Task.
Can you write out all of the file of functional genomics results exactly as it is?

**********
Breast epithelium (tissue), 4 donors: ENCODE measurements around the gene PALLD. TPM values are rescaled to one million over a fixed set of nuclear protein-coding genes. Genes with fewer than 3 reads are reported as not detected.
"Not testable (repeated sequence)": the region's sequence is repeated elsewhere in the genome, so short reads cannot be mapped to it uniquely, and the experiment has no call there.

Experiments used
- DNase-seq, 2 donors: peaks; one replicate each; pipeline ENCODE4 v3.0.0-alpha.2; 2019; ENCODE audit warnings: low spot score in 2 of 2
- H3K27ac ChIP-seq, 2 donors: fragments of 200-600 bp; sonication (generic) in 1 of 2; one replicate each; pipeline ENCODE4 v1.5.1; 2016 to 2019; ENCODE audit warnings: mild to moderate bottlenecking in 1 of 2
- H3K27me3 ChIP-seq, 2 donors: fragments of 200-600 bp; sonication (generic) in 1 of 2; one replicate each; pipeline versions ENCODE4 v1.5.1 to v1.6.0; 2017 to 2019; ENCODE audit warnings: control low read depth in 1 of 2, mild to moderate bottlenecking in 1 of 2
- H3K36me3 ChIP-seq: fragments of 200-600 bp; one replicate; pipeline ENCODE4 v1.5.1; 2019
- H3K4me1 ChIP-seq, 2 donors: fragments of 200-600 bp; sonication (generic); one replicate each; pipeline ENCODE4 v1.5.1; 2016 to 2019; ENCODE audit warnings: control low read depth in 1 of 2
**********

Breast epithelium (tissue), 4 donors: ENCODE measurements around the gene PALLD. TPM values are rescaled to one million over a fixed set of nuclear protein-coding genes. Genes with fewer than 3 reads are reported as not detected.
"Not testable (repeated sequence)": the region's sequence is repeated elsewhere in the genome, so short reads cannot be mapped to it uniquely, and the experiment has no call there.

Experiments used
- DNase-seq, 2 donors: peaks; one replicate each; pipeline ENCODE4 v3.0.0-alpha.2; 2019; ENCODE audit warnings: low spot score in 2 of 2
- H3K27ac ChIP-seq, 2 donors: fragments of 200-600 bp; sonication (generic) in 1 of 2; one replicate each; pipeline ENCODE4 v1.5.1; 2016 to 2019; ENCODE audit warnings: mild to moderate bottlenecking in 1 of 2
- H3K27me3 ChIP-seq, 2 donors: fragments of 200-600 bp; sonication (generic) in 1 of 2; one replicate each; pipeline versions ENCODE4 v1.5.1 to v1.6.0; 2017 to 2019; ENCODE audit warnings: control low read depth in 1 of 2, mild to moderate bottlenecking in 1 of 2
- H3K36me3 ChIP-seq: fragments of 200-600 bp; one replicate; pipeline ENCODE4 v1.5.1; 2019
- H3K4me1 ChIP-seq, 2 donors: fragments of 200-600 bp; sonication (generic); one replicate each; pipeline ENCODE4 v1.5.1; 2016 to 2019; ENCODE audit warnings: control low read depth in 1 of 2